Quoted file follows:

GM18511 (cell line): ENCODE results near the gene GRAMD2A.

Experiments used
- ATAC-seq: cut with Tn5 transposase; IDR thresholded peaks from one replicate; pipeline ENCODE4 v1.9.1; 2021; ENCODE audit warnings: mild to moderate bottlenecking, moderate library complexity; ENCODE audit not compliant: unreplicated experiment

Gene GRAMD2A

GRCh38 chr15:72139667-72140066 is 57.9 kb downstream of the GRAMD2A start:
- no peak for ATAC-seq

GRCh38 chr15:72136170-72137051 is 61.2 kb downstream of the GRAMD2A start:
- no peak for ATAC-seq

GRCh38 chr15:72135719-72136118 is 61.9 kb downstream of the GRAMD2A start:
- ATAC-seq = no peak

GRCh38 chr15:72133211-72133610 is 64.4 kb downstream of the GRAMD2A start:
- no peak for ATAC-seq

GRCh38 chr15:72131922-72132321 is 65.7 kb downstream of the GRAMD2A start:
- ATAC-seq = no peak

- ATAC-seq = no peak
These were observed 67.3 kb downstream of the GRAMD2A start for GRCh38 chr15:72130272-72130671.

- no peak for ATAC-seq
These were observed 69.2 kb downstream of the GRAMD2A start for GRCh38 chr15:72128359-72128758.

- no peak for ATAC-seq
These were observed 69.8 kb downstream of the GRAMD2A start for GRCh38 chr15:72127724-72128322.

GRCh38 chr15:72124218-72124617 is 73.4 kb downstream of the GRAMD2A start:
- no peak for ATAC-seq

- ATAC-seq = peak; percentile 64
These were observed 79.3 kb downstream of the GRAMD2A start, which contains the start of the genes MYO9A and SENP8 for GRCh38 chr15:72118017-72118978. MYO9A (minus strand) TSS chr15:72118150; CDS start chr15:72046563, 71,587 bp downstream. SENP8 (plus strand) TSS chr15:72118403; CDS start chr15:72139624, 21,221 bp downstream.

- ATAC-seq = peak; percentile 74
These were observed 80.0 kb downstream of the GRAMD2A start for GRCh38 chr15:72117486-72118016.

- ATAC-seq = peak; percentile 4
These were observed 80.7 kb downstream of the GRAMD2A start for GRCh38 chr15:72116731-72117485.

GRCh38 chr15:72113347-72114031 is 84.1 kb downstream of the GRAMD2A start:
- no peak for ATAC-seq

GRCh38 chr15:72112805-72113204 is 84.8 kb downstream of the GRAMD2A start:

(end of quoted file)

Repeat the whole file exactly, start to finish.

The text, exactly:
GM18511 (cell line): ENCODE results near the gene GRAMD2A.

Experiments used
- ATAC-seq: cut with Tn5 transposase; IDR thresholded peaks from one replicate; pipeline ENCODE4 v1.9.1; 2021; ENCODE audit warnings: mild to moderate bottlenecking, moderate library complexity; ENCODE audit not compliant: unreplicated experiment

Gene GRAMD2A

GRCh38 chr15:72139667-72140066 is 57.9 kb downstream of the GRAMD2A start:
- no peak for ATAC-seq

GRCh38 chr15:72136170-72137051 is 61.2 kb downstream of the GRAMD2A start:
- no peak for ATAC-seq

GRCh38 chr15:72135719-72136118 is 61.9 kb downstream of the GRAMD2A start:
- ATAC-seq = no peak

GRCh38 chr15:72133211-72133610 is 64.4 kb downstream of the GRAMD2A start:
- no peak for ATAC-seq

GRCh38 chr15:72131922-72132321 is 65.7 kb downstream of the GRAMD2A start:
- ATAC-seq = no peak

- ATAC-seq = no peak
These were observed 67.3 kb downstream of the GRAMD2A start for GRCh38 chr15:72130272-72130671.

- no peak for ATAC-seq
These were observed 69.2 kb downstream of the GRAMD2A start for GRCh38 chr15:72128359-72128758.

- no peak for ATAC-seq
These were observed 69.8 kb downstream of the GRAMD2A start for GRCh38 chr15:72127724-72128322.

GRCh38 chr15:72124218-72124617 is 73.4 kb downstream of the GRAMD2A start:
- no peak for ATAC-seq

- ATAC-seq = peak; percentile 64
These were observed 79.3 kb downstream of the GRAMD2A start, which contains the start of the genes MYO9A and SENP8 for GRCh38 chr15:72118017-72118978. MYO9A (minus strand) TSS chr15:72118150; CDS start chr15:72046563, 71,587 bp downstream. SENP8 (plus strand) TSS chr15:72118403; CDS start chr15:72139624, 21,221 bp downstream.

- ATAC-seq = peak; percentile 74
These were observed 80.0 kb downstream of the GRAMD2A start for GRCh38 chr15:72117486-72118016.

- ATAC-seq = peak; percentile 4
These were observed 80.7 kb downstream of the GRAMD2A start for GRCh38 chr15:72116731-72117485.

GRCh38 chr15:72113347-72114031 is 84.1 kb downstream of the GRAMD2A start:
- no peak for ATAC-seq

GRCh38 chr15:72112805-72113204 is 84.8 kb downstream of the GRAMD2A start: